Business & Policy
Sustainable Food Systems takes aim at creating wealth for producers
By Sustainable Food Systems
October 9, 2012, London, ON - After eighteen months of demanding research and analysis, the Sustainable Food System team, along with collaborative input from multiple stakeholders, has prepared a tasty recipe for creating a sustainable food system in Southwestern Ontario.
What's on the menu? Project lead, Tom Schell, suggests that "there is no greater economic and social opportunity on the horizon, than the tens of thousands of permanent, rewarding jobs that can be created by replacing the billions of dollars of food we import into Ontario, with locally produced food". A staggering $18 billion dollars of food is imported into Ontario every year and while not all of it can be grown here, the research indicates that $500,000 in farm revenues equates to approximately 10,000 direct and indirect jobs for the taking.
We are living at a pivotal point in history. The world is experiencing dramatic economic, social and environmental challenges that have left us with global economic instability, job losses, mounting debt, rising health costs, increasing poverty, environmental degradation and the seeming inability to correct the situation with tried and true solutions.
It is expected that more food will be eaten over the next fifty years than has been consumed by human beings since the dawn of time. At the same time, the cost and availability of non-renewable resources for food production and transportation, and the nutritional value of "long distance" food is challenging the wisdom of globalization and making local food look much better. Clearly, this century requires a new approach to food. The question is, "how do we create a carbon-reduced, resilient, sustainable food system and what will that local food system look like"?
Enter Sustainable Food Systems, a project designed to answer these concise but complex questions. It's an action research project divided into three phases, Research, Planning and Implementation, created through a strategic partnership between the London Training Centre and the Southwest Economic Alliance, and supported by numerous organizations.
Predicated on the understanding that food systems are very complex, the research used a holistic, integrated systems approach, drilling down into trends and challenges facing agriculture and food systems, and a wide range of related subject areas.
To get things started, five "Interactive Conversation" workshops across Southwestern Ontario were held. A broad range of stakeholders explored the food system that existed in the past, mapped current value chains and "visioned" a desirable food system.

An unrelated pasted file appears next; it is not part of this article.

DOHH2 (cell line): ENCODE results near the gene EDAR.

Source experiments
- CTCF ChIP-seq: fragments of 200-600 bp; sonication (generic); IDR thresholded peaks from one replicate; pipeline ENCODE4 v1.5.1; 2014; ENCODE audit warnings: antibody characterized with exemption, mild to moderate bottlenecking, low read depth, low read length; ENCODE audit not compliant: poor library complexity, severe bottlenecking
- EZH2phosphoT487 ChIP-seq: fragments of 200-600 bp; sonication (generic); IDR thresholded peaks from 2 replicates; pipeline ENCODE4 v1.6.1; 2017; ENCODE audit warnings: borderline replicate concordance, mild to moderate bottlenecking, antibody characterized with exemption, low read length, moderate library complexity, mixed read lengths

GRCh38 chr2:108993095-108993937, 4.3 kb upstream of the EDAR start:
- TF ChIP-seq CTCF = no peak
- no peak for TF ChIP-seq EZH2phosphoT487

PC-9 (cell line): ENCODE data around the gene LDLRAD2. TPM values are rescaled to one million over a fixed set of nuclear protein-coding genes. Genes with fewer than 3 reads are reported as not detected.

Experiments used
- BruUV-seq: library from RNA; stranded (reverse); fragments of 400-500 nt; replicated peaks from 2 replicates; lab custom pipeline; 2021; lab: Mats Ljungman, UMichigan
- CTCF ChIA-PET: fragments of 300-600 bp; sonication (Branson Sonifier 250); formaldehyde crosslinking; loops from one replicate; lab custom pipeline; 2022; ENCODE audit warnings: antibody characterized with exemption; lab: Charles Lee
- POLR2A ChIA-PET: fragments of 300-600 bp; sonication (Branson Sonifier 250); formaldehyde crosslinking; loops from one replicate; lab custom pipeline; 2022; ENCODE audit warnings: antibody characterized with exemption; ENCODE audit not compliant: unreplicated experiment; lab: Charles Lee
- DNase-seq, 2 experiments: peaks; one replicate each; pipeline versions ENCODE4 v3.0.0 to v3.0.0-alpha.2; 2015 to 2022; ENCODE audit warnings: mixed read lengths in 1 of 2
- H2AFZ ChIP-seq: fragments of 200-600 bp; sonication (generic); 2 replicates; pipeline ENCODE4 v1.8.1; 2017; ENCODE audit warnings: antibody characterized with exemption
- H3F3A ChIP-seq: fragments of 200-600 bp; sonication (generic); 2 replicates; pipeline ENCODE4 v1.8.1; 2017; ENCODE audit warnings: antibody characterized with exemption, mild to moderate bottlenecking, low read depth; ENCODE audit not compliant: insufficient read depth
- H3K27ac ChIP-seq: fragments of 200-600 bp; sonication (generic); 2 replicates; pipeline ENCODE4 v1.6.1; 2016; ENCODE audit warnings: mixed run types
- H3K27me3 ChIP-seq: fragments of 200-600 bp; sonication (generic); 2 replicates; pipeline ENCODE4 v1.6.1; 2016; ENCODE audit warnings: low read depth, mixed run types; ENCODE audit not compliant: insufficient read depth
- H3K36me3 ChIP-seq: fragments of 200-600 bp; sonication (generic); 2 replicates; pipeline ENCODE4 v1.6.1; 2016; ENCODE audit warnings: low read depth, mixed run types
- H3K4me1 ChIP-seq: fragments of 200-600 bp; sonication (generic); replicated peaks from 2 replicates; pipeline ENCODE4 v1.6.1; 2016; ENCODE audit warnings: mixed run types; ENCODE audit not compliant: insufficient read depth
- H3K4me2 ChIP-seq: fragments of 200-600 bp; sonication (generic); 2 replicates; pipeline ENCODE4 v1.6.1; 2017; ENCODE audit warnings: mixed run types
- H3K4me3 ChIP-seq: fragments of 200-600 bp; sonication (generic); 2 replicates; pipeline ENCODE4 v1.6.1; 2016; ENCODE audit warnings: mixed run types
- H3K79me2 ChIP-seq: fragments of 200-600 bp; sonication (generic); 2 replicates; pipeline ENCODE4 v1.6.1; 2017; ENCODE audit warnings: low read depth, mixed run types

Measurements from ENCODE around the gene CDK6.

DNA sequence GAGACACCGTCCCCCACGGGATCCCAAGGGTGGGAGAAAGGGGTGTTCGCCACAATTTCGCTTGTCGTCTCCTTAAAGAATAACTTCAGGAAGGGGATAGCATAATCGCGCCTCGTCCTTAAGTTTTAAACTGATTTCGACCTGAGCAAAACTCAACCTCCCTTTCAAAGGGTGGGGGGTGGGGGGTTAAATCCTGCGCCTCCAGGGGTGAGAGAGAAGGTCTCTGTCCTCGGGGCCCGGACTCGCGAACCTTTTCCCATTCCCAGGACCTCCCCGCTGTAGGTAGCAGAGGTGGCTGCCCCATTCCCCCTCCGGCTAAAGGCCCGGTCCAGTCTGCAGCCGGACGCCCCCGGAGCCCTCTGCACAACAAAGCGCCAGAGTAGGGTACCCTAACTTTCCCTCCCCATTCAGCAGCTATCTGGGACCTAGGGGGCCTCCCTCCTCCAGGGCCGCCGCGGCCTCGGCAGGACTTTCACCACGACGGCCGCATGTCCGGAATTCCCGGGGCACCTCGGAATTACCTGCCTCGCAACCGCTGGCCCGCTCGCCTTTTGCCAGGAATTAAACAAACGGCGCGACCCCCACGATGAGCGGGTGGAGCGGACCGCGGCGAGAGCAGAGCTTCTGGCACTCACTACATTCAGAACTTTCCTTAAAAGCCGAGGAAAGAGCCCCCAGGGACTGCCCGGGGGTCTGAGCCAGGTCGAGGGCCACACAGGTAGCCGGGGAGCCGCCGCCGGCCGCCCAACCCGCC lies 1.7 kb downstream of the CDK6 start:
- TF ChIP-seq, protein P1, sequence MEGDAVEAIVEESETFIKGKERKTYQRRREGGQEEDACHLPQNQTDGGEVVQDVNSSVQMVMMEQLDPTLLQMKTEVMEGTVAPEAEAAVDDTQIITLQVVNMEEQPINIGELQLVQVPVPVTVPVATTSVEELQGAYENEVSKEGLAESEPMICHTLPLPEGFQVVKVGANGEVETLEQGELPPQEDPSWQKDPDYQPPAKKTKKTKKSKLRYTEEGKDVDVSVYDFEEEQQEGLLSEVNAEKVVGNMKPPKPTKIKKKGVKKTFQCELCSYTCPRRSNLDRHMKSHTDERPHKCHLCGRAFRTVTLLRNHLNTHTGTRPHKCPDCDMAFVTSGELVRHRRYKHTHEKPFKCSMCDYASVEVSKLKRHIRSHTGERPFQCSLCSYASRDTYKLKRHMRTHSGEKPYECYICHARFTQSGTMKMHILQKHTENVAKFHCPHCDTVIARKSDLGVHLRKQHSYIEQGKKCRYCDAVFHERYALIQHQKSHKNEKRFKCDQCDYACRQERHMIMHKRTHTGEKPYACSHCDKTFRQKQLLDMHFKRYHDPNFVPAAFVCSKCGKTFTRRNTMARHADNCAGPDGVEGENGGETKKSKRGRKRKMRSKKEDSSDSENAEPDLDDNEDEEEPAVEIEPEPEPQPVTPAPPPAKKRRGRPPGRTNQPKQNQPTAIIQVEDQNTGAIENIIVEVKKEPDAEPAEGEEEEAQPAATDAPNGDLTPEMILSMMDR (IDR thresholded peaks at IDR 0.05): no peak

An analysis of extensive primary and secondary research, culminated in over 60 integrated recommendations. Central to the recommendations is an innovative, practical Sustainable Food Cluster/Network that makes it easy, convenient and cost effective for local grocery stores, restaurants, institutions and consumers to obtain locally branded, primary and processed food that meets safety and traceability, quality, consistent supply volumes and packaging requirements. David Corke, the Executive Director of the London Training Center, indicates that "the Cluster model leverages the existing food infrastructure and together with integrated, sustainable support recommendations, creates a balance of beneficial economic, social, environmental and nutritional outcomes that will move us incrementally towards a sustainable food system in Southwestern Ontario".
Some of the many novel and innovative supporting recommendations include a vertical business structure that promotes cooperation and provides a more equitable distribution of wealth; new economic models that are resilient to global shocks; an optimized local "Smart Food Distribution" system, that delivers the lowest energy (cost) per calorie of food and sustainable production methods.
Throughout the research phase many stakeholders, interested in creating a sustainable food system, have asked, "How do we get there"? Some have prepared food charters while others have operationalized individual food initiatives. To augment these efforts going forward, Sustainable Food Systems will play a supportive role in the development of comprehensive, actionable plans by providing knowledge, resources and common support systems that advantage all Clusters in the network.
Noting that research clearly shows agriculture is the region's top growth sector, Serge Lavoie, president of SWEA states that, "together, we need to seize this unprecedented economic opportunity to grow, process and consume nutritious food from local sources by upgrading and building new infrastructure so that we can expand our regional economy and create new jobs."